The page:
BALTIMORE — Despite an almost assured adverse reception, first lady Melania Trump spoke about opioid abuse at the B’More Youth Summit for Opioid Awareness in a city that President Trump derided as a “rat and rodent infested mess” in a July tweet.

She was met with boos and hisses the second she stepped onstage from a crowd that consisted of mostly high school and middle school students. The boos were sustained for one minute of her five-minute speech, and the audience spoke throughout.

The summit — held at a basketball arena on the University of Maryland, Baltimore County’s campus — was co-hosted by the DEA 360 Campaign and the Mark Wahlberg Youth Foundation. And as the boos were still ringing out, before the first lady spoke, Jim Wahlberg (brother of Mark) asked members of the audience to stand up if they or someone they knew had been affected by the opioid epidemic. At least a third of the audience stood up. Wahlberg asked the audience to have respect for the people standing and for the families there who had to bury their children.

Then he introduced Trump, and the boos began again.

Students who booed said later that they did so because they believe the president is racist and were offended by his comments about Baltimore. Robert Johnson III, an eighth-grader at Mount Royal School, pointed out that Melania Trump had been accused of plagiarizing Michelle Obama’s convention speech and said he found that bothersome. “I started to dislike her,” he said, adding that her husband’s comments about Baltimore were irritating, too. “How you going to be a president, with Baltimore being in the United States, and you talk trash about a place that’s in the United States? He’s a coward, and he don’t really care about us.”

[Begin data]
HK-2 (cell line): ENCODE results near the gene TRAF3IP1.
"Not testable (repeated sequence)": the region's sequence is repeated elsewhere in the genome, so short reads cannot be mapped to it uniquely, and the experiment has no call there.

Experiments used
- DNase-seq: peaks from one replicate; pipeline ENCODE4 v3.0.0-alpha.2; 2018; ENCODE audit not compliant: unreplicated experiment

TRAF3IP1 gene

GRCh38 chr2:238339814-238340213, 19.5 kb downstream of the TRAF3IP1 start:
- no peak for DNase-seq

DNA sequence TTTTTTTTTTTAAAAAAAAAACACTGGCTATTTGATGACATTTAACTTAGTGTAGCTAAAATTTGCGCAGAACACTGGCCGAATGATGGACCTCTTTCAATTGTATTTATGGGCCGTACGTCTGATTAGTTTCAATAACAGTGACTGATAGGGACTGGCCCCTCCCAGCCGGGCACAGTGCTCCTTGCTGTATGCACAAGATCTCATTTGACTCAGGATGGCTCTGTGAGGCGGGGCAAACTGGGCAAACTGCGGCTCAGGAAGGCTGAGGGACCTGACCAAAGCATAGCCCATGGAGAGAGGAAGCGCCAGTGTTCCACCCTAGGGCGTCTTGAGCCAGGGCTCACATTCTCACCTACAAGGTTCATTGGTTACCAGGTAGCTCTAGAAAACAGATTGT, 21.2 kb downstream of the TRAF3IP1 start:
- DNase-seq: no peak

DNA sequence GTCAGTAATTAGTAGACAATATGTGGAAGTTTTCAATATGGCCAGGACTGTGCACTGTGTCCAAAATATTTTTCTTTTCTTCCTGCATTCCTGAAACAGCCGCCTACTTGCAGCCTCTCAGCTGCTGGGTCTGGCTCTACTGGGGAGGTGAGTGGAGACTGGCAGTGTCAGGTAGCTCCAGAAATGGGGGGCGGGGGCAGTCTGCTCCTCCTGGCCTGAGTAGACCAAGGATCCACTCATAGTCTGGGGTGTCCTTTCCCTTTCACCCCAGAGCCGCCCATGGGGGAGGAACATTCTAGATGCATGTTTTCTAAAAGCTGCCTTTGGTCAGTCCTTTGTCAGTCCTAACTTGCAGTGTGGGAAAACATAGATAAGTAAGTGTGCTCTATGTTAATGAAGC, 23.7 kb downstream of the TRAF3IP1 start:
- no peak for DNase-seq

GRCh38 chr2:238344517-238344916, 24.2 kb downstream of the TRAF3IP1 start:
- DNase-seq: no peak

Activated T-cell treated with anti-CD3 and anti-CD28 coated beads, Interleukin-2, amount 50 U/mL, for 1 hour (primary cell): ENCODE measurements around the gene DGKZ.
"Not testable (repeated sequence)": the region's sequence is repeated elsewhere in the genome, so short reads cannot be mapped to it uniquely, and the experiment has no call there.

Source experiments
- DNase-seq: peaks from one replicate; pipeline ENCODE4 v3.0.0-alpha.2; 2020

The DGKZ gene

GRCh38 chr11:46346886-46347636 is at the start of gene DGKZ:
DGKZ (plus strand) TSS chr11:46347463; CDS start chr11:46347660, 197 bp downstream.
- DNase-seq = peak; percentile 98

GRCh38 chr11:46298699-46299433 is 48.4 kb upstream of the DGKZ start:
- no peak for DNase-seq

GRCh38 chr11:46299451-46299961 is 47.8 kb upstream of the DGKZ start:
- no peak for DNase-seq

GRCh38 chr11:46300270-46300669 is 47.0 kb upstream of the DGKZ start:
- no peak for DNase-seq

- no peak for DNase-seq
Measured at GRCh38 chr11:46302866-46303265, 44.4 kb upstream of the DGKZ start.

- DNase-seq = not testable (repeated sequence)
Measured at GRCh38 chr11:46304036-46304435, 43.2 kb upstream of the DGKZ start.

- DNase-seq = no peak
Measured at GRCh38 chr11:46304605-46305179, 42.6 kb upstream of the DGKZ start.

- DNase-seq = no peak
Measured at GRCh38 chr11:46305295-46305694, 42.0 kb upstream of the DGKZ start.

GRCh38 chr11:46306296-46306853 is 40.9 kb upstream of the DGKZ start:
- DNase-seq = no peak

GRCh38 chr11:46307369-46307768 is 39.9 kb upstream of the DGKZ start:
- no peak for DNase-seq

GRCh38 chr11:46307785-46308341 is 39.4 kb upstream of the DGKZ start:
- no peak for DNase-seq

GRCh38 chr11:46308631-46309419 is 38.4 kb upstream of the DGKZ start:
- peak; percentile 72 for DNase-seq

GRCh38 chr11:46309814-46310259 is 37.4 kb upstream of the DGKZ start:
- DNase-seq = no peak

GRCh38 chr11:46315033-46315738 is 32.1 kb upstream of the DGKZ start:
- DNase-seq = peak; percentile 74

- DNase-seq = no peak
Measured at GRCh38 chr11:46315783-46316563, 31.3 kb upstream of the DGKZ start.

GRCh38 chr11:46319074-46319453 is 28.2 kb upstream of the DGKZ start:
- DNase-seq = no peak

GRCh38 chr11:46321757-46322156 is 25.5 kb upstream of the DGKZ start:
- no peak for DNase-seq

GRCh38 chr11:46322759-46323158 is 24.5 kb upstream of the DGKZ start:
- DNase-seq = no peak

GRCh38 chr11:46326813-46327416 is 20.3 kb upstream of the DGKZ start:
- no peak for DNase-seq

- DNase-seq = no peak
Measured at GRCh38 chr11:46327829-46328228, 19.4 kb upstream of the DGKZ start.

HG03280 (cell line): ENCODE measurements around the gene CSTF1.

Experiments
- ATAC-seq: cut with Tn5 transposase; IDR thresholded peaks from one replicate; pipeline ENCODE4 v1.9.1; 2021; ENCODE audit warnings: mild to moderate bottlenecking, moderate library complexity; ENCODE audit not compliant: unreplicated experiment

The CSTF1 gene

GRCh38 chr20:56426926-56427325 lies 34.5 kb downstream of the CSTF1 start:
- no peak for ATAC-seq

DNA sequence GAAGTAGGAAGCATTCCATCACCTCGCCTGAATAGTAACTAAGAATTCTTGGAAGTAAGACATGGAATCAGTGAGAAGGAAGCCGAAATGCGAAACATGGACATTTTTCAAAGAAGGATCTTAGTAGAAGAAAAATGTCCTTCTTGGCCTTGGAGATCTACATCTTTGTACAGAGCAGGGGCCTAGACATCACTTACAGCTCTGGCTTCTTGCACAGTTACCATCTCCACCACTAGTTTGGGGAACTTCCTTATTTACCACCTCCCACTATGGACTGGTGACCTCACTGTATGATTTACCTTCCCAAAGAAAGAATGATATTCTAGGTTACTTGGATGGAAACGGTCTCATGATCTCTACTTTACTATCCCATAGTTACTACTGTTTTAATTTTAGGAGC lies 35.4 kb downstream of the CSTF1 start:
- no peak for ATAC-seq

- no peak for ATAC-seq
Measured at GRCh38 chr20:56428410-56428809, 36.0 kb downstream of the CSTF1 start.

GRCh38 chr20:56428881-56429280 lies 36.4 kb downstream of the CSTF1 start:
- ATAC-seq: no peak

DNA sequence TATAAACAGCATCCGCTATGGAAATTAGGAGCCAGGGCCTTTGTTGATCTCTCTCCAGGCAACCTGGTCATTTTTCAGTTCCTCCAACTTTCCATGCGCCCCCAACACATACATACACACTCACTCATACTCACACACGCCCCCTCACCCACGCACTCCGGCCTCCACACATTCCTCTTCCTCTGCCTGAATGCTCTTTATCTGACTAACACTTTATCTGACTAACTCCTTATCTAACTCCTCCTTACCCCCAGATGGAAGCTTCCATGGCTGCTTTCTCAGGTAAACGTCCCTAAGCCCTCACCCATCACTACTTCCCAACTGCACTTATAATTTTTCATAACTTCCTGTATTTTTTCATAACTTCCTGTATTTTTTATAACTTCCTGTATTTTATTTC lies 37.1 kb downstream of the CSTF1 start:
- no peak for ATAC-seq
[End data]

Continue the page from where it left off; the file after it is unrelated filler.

Some students, however, were happy to see her and said the fact that she came to Baltimore was meaningful.

The first lady did not acknowledge the reaction and carried on with her remarks, as the logo for her “Be Best” initiative was shown on the screen behind her. One of the initiative’s three pillars is combating opioid abuse.

“Thank you to all of the students who are here,” she told the crowd. “I am so proud of you for the bravery it takes to share that you have been strongly affected by the opioid epidemic in some way.”

She continued with Be Best talking points she’d talked about in other speeches but also got more personal than she has in the past. Trump also talked about addiction being indiscriminate across economic and racial lines.

“Promoting education and awareness on these issues will always be one of my top priorities,” she said. “I am in this fight with you, and I am fighting for you. I encourage you, if you are struggling with addiction right now, reach out for support. . . . It is never too late to ask for help.”

This is the third time in a little over a month that Trump has endured boos or protests while in Democrat-friendly territory.

In late October, loud boos erupted in Nationals Park as she and her husband were shown on the Jumbotron. Internet memes zoomed in on her changing facial expressions to try to interpret how she was feeling at that moment.

In early November, she was greeted by protesters during her visit to Boston Medical Center to bring attention to a program to cuddle babies born with opioid dependency. Many of them were hospital employees who were upset about President Trump’s anti-immigration stance and who argued that the first lady’s visit might signal to the hospital’s many immigrant patients that the institution was aligned with the Trump administration.